It is on these days that I am tremendously proud to be an Iranian citizen. The Iranian government has emerged as one of the few major voices in the world to actively challenge Israeli and US actions, despite the little benefit
When I look at
Sunday, March 2, 2008
It is amazing how the Israeli leadership blatantly lies to the world! After reports that militants had launched Soviet-made missiles towards
Also, I enjoy how the Western media goes out of its way to make American viewers feel comfortable by giving the view of middle-class Israeli people when discussing the war the Israelis are waging against Gaza, and not the view of the actual people being affected or hurt by it. When people are dying on one side of the security fence, how is it even ethical for the BBC to ask the residents of Sderot, who moved there from somewhere else, how hard it is for them for homemade rockets that rarely hit their target to land in the desert in the general region of their city? Poor people (http://news.bbc.co.uk/2/hi/middle_east/7270650.stm).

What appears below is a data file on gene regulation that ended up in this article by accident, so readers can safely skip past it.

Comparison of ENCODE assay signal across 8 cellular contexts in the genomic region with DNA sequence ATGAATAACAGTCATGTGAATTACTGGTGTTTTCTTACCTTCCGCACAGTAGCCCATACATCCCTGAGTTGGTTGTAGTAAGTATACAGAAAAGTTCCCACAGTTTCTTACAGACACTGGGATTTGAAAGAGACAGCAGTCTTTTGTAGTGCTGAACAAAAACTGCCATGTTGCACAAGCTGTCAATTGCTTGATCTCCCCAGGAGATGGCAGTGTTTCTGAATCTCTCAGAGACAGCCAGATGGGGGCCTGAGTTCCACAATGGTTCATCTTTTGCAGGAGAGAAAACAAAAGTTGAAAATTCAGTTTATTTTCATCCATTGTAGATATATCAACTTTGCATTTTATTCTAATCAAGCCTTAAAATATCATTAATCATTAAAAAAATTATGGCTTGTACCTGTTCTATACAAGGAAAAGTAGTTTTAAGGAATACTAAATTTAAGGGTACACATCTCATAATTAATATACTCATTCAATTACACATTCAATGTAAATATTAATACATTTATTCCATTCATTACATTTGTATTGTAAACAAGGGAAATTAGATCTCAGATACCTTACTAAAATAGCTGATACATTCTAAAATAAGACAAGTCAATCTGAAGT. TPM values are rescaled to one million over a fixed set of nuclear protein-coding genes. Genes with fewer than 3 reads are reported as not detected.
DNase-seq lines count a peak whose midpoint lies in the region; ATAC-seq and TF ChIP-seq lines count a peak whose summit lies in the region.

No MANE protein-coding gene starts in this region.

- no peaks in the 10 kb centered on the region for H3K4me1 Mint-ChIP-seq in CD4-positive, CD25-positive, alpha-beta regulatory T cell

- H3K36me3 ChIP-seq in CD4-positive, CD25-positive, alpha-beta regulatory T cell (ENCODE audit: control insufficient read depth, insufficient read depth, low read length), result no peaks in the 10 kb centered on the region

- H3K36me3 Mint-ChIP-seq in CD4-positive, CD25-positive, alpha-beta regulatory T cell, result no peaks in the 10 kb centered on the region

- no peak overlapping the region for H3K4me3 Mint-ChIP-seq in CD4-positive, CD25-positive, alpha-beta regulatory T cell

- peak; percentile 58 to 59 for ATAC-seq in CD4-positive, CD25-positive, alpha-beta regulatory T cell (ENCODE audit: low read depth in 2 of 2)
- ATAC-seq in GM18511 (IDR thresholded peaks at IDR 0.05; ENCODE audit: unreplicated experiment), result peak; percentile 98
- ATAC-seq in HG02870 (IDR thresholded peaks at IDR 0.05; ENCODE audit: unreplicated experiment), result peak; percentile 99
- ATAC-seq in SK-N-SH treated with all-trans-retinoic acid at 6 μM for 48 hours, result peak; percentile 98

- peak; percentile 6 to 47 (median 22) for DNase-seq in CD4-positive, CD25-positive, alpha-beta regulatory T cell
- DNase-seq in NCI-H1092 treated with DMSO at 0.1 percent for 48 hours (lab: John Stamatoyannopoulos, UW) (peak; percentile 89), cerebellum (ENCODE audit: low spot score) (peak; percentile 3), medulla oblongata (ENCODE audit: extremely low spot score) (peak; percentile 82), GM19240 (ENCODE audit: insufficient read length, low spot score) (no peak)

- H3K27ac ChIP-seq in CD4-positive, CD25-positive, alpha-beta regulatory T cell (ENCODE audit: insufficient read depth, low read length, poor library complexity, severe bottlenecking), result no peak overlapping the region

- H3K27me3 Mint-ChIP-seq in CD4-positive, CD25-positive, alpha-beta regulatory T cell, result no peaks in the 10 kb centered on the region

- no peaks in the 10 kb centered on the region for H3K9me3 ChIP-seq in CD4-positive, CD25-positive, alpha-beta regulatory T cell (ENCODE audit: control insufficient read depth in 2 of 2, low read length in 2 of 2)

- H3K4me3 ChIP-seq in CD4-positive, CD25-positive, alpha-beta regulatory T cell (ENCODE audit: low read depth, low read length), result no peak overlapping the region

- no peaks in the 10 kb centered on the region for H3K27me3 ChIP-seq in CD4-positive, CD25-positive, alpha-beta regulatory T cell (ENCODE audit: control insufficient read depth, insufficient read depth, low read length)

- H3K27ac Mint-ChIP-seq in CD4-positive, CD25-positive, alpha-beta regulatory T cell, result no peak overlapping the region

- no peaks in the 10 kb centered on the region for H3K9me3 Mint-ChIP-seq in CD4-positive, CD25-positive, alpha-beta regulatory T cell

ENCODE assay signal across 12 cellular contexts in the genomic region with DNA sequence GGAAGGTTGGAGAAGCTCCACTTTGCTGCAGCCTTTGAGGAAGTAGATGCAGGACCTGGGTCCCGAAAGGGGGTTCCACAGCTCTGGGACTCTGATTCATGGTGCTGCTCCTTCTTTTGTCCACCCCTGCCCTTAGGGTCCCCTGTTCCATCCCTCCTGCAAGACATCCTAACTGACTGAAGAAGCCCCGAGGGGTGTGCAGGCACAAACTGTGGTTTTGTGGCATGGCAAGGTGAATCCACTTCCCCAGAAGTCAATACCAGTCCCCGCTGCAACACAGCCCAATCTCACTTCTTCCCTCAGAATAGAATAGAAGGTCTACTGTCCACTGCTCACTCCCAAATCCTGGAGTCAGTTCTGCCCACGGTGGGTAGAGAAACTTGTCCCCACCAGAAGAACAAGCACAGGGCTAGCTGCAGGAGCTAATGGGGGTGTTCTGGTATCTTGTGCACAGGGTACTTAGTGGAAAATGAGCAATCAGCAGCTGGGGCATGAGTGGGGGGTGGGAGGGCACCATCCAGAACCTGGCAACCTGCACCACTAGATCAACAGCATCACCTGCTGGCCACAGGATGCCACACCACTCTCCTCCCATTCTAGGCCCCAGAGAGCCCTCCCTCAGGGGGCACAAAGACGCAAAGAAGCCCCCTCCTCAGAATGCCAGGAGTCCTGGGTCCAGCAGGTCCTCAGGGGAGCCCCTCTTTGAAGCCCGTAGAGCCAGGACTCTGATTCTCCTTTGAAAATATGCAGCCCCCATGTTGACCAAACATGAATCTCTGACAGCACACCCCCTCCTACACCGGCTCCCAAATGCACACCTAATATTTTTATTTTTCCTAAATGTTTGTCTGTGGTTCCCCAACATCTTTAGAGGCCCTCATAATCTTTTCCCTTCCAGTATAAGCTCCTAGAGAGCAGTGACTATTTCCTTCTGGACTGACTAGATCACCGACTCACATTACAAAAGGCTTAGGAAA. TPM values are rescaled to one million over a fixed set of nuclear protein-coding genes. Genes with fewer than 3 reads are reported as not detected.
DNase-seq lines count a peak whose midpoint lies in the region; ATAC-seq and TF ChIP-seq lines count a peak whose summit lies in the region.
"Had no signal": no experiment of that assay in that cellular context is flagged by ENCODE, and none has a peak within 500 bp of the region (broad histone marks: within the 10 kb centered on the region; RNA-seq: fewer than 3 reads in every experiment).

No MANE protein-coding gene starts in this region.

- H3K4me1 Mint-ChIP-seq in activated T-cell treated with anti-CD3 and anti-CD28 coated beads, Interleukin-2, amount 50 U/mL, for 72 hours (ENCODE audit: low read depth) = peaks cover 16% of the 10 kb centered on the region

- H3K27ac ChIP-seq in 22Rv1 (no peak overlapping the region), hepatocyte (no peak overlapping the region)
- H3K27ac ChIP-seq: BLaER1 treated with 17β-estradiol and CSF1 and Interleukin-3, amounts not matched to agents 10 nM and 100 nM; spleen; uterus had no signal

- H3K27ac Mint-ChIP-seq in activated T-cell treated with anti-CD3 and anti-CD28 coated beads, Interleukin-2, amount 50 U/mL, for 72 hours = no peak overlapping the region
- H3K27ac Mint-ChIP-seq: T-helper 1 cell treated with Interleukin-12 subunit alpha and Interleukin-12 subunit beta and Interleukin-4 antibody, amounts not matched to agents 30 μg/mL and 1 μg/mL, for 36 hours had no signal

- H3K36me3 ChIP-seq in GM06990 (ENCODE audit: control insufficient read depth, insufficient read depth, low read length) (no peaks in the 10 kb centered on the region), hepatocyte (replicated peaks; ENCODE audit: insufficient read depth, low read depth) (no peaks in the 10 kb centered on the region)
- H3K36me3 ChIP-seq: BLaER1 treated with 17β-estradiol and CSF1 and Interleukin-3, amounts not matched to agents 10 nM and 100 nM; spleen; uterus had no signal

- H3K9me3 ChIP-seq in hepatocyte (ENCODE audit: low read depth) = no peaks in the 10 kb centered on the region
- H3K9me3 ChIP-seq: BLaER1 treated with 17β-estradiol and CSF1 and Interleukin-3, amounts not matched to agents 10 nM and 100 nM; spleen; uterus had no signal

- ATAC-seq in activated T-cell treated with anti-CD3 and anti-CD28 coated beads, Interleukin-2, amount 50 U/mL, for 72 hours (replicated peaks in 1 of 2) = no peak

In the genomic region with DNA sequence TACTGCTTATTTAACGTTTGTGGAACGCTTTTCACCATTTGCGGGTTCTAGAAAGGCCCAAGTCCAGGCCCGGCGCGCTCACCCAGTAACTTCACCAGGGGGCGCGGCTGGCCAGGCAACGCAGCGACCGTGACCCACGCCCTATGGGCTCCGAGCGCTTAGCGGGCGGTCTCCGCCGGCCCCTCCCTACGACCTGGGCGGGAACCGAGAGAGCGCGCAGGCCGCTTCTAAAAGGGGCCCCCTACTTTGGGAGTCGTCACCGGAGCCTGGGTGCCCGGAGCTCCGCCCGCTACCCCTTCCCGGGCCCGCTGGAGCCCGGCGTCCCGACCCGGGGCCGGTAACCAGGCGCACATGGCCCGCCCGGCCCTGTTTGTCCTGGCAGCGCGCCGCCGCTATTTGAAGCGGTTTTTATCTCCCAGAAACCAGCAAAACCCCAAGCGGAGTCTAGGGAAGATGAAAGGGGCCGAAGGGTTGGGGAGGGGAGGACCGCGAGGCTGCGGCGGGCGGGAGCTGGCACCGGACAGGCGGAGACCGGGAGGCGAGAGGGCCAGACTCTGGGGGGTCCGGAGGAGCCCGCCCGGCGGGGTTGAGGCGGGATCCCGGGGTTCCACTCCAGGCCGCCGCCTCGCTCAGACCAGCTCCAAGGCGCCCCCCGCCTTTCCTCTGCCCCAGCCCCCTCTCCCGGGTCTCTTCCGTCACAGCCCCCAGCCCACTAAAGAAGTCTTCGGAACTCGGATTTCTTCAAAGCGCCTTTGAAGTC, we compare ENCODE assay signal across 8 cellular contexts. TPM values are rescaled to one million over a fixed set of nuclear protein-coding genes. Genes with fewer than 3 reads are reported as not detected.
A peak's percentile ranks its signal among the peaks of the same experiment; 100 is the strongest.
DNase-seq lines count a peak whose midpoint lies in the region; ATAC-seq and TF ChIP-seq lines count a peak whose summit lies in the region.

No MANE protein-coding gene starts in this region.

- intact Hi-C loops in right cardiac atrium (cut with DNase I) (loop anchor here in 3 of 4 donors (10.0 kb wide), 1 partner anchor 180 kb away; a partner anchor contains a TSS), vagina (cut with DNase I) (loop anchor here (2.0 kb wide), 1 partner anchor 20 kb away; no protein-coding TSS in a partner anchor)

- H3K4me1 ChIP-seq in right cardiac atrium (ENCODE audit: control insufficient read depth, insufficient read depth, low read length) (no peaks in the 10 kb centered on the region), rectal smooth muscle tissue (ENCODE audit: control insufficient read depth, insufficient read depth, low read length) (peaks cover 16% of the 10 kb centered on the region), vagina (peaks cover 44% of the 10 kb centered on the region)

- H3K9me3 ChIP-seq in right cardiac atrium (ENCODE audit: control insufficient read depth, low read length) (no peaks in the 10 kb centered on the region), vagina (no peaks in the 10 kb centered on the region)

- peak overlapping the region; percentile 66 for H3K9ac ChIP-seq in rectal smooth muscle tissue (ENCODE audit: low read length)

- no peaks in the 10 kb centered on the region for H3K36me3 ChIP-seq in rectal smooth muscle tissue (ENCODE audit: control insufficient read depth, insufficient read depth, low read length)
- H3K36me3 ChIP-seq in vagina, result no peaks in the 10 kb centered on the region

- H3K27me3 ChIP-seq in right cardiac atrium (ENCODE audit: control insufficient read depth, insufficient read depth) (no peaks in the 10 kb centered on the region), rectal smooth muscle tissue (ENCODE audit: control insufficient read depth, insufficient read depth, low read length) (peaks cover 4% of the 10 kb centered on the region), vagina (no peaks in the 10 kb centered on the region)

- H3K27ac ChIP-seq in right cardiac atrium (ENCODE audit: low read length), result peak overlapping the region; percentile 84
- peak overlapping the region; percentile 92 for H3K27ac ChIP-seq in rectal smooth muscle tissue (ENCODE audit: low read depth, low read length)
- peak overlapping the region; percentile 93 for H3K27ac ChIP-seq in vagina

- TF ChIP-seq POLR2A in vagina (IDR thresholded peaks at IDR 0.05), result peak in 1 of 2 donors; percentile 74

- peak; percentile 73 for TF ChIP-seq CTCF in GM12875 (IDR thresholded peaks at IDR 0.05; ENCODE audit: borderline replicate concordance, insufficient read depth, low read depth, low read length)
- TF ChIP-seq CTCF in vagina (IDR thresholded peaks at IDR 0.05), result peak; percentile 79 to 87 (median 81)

This article by former Ma’ariv correspondent, Yonatan Mendel, rails against this ridiculous treatment of the Palestinians by the press: http://www.lrb.co.uk/v30/n05/mend01_.html. For example, when a militant Palestinian group takes an Israeli hostage across the security fence (in this case a soldier) it is “kidnapping”, but when Israel does the same across the security fense (in this case, a parliamentarian) it is “arrest”. Similarly, the IDF never “murders” anyone; it merely “hits” them. How can these writers even take themselves or their reporting seriously?
This passage in particular sticks out, because it very accurately describes the type of reporting depressingly common when the situation in
‘A Qassam fell next to a residential house, three Israelis had slight injuries, and ten others suffered from shock.’ One should not make light of these injuries: a missile hitting a house in the middle of the night could indeed cause great shock. However, one should also remember that shock is for Jews only. Palestinians are apparently a very tough people.
During the July War I was at home watching CNN when some reporters interviewed a family in the north of
Never mind that the woman in